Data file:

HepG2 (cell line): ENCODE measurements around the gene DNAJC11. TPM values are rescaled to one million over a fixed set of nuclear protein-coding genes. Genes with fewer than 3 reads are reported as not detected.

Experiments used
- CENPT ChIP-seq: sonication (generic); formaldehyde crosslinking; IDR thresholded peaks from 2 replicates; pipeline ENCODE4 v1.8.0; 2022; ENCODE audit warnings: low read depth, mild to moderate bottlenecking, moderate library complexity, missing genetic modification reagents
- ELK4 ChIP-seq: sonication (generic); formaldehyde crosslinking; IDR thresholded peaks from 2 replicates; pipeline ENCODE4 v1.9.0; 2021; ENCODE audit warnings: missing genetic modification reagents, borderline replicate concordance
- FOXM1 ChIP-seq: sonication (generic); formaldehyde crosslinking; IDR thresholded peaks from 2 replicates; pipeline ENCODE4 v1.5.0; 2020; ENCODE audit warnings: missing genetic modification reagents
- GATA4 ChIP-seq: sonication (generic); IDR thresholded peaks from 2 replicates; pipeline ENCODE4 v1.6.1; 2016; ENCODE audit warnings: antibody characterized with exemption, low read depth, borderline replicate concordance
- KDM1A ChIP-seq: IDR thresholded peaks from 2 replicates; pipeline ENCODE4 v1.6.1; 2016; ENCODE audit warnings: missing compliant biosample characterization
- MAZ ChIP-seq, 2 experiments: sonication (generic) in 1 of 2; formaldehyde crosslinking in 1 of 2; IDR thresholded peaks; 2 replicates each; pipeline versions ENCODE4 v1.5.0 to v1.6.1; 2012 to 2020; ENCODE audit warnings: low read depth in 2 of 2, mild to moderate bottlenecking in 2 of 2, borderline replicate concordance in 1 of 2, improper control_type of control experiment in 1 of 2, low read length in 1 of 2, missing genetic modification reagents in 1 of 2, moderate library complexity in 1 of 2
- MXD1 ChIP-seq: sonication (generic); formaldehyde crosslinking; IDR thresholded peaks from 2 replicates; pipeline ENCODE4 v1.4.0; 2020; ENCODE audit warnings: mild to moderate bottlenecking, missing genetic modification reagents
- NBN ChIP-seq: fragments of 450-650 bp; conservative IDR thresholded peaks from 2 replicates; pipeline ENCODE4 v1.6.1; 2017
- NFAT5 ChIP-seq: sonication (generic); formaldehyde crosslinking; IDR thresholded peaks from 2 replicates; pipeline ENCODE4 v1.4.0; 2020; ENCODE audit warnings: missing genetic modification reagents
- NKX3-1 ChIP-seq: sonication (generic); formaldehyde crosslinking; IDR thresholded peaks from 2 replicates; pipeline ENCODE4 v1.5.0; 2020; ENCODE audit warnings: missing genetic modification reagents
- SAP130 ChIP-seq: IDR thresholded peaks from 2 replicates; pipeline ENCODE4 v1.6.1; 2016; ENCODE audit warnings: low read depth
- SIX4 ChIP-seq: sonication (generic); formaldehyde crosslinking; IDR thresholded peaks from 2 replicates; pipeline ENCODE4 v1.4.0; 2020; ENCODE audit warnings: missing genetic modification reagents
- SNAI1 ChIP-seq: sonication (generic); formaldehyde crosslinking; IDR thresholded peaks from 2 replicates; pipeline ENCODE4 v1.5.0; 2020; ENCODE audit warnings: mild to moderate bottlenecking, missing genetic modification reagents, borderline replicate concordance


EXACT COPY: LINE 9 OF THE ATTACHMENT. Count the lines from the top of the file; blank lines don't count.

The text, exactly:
- MXD1 ChIP-seq: sonication (generic); formaldehyde crosslinking; IDR thresholded peaks from 2 replicates; pipeline ENCODE4 v1.4.0; 2020; ENCODE audit warnings: mild to moderate bottlenecking, missing genetic modification reagents